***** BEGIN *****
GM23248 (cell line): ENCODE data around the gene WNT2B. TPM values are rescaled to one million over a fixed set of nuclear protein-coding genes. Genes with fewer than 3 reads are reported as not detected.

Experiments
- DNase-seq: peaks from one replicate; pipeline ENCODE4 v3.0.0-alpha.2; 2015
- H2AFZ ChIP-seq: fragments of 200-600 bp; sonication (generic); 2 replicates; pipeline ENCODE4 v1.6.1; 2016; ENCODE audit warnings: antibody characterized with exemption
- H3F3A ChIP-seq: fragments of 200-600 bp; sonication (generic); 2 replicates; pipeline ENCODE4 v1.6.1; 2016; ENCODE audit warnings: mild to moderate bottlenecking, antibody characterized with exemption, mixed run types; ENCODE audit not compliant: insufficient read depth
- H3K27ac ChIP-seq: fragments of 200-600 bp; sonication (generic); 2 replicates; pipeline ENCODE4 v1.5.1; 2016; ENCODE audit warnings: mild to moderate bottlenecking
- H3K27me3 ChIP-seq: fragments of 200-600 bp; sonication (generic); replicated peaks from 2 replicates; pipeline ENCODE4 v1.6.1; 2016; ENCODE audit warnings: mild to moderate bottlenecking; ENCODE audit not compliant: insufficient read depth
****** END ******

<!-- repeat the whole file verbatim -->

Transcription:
GM23248 (cell line): ENCODE data around the gene WNT2B. TPM values are rescaled to one million over a fixed set of nuclear protein-coding genes. Genes with fewer than 3 reads are reported as not detected.

Experiments
- DNase-seq: peaks from one replicate; pipeline ENCODE4 v3.0.0-alpha.2; 2015
- H2AFZ ChIP-seq: fragments of 200-600 bp; sonication (generic); 2 replicates; pipeline ENCODE4 v1.6.1; 2016; ENCODE audit warnings: antibody characterized with exemption
- H3F3A ChIP-seq: fragments of 200-600 bp; sonication (generic); 2 replicates; pipeline ENCODE4 v1.6.1; 2016; ENCODE audit warnings: mild to moderate bottlenecking, antibody characterized with exemption, mixed run types; ENCODE audit not compliant: insufficient read depth
- H3K27ac ChIP-seq: fragments of 200-600 bp; sonication (generic); 2 replicates; pipeline ENCODE4 v1.5.1; 2016; ENCODE audit warnings: mild to moderate bottlenecking
- H3K27me3 ChIP-seq: fragments of 200-600 bp; sonication (generic); replicated peaks from 2 replicates; pipeline ENCODE4 v1.6.1; 2016; ENCODE audit warnings: mild to moderate bottlenecking; ENCODE audit not compliant: insufficient read depth